Verdict: Nope. No winning records in the NHL and no tie with the team.
The last player to play without a helmet, he is the President of Hockey Operations for the Edmonton Oilers and formerly coached the team to three playoff berths in eight seasons behind the bench, once going all the way to Game Seven of the Stanley Cup Final. 301 wins in 656 games (46%)
Verdict: Nope. If he couldn't acknowledge Petry's talent, he doesn't possess the talent evaluation the Canadiens desperately need from the person doling out the ice time.
He is the President and Chief Executive Officer of Hockey Canada. He had some success in the World Championship, winning gold three times in 10 appointments. He was assistant coach under Babcock for the Red Wings. He had served as head coach for the Canucks, Rangers and Oilers. 260 wins in 579 games in the NHL (45%)
Verdict: Nope. There's a good reason why he was always available to coach Team Canada while the NHL playoffs were taking place.
Currently the head coach of the Western Michigan Broncos, Murray has 20 years of experience as an assistant or head coach in the NHL. He formerly coached of the Blues and Kings, he was an assistant to Mark Crawford at the 1998 Nagano Olympic Games. 333 wins in 740 NHL games (45%).
Former captain of the Montreal Canadiens, he was a successful assistant with the Habs, and is a current assistant coach in the Blues organization. He was less successful as a head coach and was rumoured to have been at odds with several Hurricanes players. Muller knows the organizations, and how to fix one of the Habs' main problems: the power play. Other than the ending "Merci" in RDS interviews during his time in Montreal, he is not a fluent French speaker. 80 wins in 187 games in the NHL (43%)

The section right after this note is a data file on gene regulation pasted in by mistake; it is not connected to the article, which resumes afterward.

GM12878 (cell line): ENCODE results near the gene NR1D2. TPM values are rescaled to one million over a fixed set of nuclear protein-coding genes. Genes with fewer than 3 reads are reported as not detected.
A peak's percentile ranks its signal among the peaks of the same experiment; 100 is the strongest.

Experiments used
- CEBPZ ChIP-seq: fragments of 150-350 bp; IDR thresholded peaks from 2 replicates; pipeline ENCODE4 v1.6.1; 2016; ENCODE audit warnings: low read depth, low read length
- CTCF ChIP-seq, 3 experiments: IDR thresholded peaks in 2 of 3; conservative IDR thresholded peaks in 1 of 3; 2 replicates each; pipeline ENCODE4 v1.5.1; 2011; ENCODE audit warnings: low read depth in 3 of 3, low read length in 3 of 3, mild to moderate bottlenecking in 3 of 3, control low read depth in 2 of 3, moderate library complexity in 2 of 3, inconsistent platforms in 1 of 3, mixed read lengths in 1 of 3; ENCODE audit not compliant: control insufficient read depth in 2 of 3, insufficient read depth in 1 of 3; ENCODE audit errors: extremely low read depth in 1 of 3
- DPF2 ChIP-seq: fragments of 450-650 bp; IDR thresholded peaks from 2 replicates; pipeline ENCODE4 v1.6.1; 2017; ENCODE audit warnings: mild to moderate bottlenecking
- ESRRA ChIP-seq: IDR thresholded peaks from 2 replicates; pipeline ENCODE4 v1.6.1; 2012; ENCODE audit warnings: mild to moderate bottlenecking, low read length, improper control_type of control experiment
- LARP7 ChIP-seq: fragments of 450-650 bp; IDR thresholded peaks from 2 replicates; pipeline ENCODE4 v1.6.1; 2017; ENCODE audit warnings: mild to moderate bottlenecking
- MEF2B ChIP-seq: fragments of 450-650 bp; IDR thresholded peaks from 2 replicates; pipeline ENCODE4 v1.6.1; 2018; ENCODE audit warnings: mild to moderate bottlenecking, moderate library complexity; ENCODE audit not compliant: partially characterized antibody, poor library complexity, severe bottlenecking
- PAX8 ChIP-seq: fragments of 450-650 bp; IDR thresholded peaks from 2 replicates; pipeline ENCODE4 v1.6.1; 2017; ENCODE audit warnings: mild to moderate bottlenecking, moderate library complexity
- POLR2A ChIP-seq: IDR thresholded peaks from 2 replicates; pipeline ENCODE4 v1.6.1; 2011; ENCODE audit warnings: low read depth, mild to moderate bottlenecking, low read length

Verdict: Maybe, he is part of the Habs family.
Currently assistant GM for the Montreal Canadiens. He has served as head coach of the Buffalo Sabres and Florida Panthers. 98 wins in 228 games (43%)
Verdict: Nope, I believe that he enjoys being part of the executive group and far from the stress of the day-to-day
He is the former coach of the Islanders and the last year's NHL farm team known as the Buffalo Sabres. His performance with the Latvian hockey team at the Olympic Games was an eye opener for many. He won the Jack Adams. Has no connection with Marc Bergevin or the Habs. 188 wins in 472 games (40%)